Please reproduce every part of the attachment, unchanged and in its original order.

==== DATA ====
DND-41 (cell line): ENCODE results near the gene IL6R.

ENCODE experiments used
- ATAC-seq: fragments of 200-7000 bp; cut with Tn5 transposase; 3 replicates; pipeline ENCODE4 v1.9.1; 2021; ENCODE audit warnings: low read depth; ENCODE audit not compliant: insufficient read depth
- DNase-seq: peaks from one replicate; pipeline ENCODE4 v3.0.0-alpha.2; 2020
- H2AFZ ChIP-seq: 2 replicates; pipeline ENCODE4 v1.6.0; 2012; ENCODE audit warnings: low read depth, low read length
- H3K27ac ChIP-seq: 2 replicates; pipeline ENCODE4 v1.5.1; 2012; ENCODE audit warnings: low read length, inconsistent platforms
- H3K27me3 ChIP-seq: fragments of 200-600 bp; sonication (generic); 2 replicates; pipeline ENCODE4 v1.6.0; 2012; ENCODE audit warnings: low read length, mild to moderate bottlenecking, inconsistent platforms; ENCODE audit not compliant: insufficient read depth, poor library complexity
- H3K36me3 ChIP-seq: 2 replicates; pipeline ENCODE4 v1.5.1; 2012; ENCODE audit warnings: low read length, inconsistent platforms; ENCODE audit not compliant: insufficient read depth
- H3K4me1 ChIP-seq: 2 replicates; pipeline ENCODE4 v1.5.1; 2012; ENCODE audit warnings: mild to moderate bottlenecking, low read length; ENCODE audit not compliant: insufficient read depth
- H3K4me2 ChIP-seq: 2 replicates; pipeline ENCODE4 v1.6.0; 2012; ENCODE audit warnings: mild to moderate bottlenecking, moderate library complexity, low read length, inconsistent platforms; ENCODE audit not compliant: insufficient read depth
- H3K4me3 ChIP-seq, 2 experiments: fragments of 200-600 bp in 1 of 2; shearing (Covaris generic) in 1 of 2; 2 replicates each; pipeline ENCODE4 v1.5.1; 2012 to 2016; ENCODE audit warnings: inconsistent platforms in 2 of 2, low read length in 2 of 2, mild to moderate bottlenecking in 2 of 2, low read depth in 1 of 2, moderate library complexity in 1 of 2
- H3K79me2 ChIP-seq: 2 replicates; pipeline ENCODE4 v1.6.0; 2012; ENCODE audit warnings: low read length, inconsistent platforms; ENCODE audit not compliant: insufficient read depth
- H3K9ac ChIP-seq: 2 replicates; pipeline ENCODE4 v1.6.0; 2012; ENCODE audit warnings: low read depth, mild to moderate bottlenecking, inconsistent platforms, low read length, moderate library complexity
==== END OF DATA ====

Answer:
DND-41 (cell line): ENCODE results near the gene IL6R.

ENCODE experiments used
- ATAC-seq: fragments of 200-7000 bp; cut with Tn5 transposase; 3 replicates; pipeline ENCODE4 v1.9.1; 2021; ENCODE audit warnings: low read depth; ENCODE audit not compliant: insufficient read depth
- DNase-seq: peaks from one replicate; pipeline ENCODE4 v3.0.0-alpha.2; 2020
- H2AFZ ChIP-seq: 2 replicates; pipeline ENCODE4 v1.6.0; 2012; ENCODE audit warnings: low read depth, low read length
- H3K27ac ChIP-seq: 2 replicates; pipeline ENCODE4 v1.5.1; 2012; ENCODE audit warnings: low read length, inconsistent platforms
- H3K27me3 ChIP-seq: fragments of 200-600 bp; sonication (generic); 2 replicates; pipeline ENCODE4 v1.6.0; 2012; ENCODE audit warnings: low read length, mild to moderate bottlenecking, inconsistent platforms; ENCODE audit not compliant: insufficient read depth, poor library complexity
- H3K36me3 ChIP-seq: 2 replicates; pipeline ENCODE4 v1.5.1; 2012; ENCODE audit warnings: low read length, inconsistent platforms; ENCODE audit not compliant: insufficient read depth
- H3K4me1 ChIP-seq: 2 replicates; pipeline ENCODE4 v1.5.1; 2012; ENCODE audit warnings: mild to moderate bottlenecking, low read length; ENCODE audit not compliant: insufficient read depth
- H3K4me2 ChIP-seq: 2 replicates; pipeline ENCODE4 v1.6.0; 2012; ENCODE audit warnings: mild to moderate bottlenecking, moderate library complexity, low read length, inconsistent platforms; ENCODE audit not compliant: insufficient read depth
- H3K4me3 ChIP-seq, 2 experiments: fragments of 200-600 bp in 1 of 2; shearing (Covaris generic) in 1 of 2; 2 replicates each; pipeline ENCODE4 v1.5.1; 2012 to 2016; ENCODE audit warnings: inconsistent platforms in 2 of 2, low read length in 2 of 2, mild to moderate bottlenecking in 2 of 2, low read depth in 1 of 2, moderate library complexity in 1 of 2
- H3K79me2 ChIP-seq: 2 replicates; pipeline ENCODE4 v1.6.0; 2012; ENCODE audit warnings: low read length, inconsistent platforms; ENCODE audit not compliant: insufficient read depth
- H3K9ac ChIP-seq: 2 replicates; pipeline ENCODE4 v1.6.0; 2012; ENCODE audit warnings: low read depth, mild to moderate bottlenecking, inconsistent platforms, low read length, moderate library complexity